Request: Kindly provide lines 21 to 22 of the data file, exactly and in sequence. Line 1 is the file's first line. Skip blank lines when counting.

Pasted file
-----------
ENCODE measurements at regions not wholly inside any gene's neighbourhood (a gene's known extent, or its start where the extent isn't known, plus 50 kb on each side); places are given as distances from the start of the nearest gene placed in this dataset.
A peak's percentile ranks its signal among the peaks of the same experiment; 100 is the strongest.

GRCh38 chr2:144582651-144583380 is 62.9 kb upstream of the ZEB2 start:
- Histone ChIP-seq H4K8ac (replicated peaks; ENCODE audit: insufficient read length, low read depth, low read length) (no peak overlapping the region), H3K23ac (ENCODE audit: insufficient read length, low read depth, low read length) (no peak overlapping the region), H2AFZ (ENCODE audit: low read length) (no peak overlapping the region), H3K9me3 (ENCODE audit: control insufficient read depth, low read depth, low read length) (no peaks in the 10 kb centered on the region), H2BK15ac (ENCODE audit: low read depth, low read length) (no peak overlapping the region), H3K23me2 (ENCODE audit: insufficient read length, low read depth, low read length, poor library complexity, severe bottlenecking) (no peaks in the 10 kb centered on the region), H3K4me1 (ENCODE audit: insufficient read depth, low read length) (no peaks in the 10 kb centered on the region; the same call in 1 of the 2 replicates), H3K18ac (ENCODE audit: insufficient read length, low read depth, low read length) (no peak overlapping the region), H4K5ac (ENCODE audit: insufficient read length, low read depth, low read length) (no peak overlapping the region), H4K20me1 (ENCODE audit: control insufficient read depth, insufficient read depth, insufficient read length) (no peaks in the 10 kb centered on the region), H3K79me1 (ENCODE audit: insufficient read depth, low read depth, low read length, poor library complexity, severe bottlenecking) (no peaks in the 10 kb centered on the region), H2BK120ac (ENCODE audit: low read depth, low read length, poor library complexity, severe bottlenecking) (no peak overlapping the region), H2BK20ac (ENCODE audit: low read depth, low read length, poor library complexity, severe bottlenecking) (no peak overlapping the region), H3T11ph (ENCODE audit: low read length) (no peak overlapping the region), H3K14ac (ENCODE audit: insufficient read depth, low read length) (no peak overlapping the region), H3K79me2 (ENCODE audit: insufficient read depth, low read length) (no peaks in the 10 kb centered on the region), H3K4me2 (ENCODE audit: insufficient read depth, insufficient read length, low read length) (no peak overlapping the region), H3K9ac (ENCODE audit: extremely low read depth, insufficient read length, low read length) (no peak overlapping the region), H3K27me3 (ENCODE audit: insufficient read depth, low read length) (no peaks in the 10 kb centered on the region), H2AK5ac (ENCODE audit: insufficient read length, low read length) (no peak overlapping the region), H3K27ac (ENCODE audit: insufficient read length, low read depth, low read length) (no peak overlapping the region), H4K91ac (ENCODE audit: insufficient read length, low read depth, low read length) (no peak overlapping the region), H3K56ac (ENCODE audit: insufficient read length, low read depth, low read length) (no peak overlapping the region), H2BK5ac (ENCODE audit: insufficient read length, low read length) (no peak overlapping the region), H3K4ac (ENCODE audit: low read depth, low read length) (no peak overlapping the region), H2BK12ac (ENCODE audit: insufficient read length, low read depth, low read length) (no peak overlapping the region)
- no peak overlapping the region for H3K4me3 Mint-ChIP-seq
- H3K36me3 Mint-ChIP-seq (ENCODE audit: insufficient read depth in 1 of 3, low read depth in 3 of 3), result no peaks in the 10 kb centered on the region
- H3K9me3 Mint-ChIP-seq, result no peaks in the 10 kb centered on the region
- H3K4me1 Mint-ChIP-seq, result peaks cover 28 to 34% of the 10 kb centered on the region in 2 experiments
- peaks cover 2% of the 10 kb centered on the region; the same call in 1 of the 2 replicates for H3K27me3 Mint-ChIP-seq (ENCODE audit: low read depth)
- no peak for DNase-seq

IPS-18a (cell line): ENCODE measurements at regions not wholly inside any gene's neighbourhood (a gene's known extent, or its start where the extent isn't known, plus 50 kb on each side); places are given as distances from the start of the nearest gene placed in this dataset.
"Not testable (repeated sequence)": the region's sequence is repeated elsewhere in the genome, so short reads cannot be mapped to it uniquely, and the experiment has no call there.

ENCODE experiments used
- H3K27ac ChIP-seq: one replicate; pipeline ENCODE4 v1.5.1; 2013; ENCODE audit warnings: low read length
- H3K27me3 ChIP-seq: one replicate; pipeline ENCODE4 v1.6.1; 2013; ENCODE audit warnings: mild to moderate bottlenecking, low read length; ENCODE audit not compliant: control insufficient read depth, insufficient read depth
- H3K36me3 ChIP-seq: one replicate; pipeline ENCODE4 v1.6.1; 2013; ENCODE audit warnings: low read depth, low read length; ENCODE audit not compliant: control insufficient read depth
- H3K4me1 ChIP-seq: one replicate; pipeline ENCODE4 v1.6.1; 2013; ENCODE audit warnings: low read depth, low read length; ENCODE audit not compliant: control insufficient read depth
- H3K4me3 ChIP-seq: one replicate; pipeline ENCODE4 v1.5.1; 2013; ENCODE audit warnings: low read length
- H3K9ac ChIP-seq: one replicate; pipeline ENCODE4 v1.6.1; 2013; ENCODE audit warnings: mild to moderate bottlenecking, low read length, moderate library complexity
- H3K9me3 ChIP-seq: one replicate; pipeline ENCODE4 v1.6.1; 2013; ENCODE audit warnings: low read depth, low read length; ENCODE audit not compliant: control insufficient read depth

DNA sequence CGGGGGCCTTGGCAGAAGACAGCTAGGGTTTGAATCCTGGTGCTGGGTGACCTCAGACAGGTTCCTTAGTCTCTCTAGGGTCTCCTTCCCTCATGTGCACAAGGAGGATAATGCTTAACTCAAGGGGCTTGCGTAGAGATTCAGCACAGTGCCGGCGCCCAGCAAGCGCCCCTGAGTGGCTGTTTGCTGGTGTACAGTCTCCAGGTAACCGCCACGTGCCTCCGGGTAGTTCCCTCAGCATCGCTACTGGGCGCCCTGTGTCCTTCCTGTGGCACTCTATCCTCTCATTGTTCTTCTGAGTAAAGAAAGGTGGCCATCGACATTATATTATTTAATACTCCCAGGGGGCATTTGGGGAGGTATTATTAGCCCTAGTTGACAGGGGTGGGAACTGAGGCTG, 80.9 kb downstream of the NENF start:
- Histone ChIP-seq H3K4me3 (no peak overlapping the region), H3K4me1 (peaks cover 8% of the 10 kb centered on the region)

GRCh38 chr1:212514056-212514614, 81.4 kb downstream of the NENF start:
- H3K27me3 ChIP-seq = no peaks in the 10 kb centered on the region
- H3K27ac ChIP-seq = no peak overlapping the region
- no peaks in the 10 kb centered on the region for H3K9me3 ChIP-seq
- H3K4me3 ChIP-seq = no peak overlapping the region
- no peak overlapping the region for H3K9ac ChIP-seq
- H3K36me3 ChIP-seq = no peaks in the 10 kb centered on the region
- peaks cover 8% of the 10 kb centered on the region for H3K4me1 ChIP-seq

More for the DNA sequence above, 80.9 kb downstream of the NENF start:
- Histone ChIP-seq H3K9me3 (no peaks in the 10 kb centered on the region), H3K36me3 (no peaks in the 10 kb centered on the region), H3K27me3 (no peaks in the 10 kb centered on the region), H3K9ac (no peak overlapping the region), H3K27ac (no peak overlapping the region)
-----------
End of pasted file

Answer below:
DNA sequence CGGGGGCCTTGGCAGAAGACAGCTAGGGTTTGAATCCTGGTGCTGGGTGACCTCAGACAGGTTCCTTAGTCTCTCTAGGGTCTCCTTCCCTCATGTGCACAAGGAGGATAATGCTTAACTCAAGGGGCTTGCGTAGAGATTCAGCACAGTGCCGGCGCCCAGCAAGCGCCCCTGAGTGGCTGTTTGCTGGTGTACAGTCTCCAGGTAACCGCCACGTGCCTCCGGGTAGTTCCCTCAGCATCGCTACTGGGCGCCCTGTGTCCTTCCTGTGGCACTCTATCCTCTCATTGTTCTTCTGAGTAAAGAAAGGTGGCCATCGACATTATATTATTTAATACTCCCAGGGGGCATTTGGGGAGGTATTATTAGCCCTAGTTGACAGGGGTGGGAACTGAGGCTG, 80.9 kb downstream of the NENF start:
- Histone ChIP-seq H3K4me3 (no peak overlapping the region), H3K4me1 (peaks cover 8% of the 10 kb centered on the region)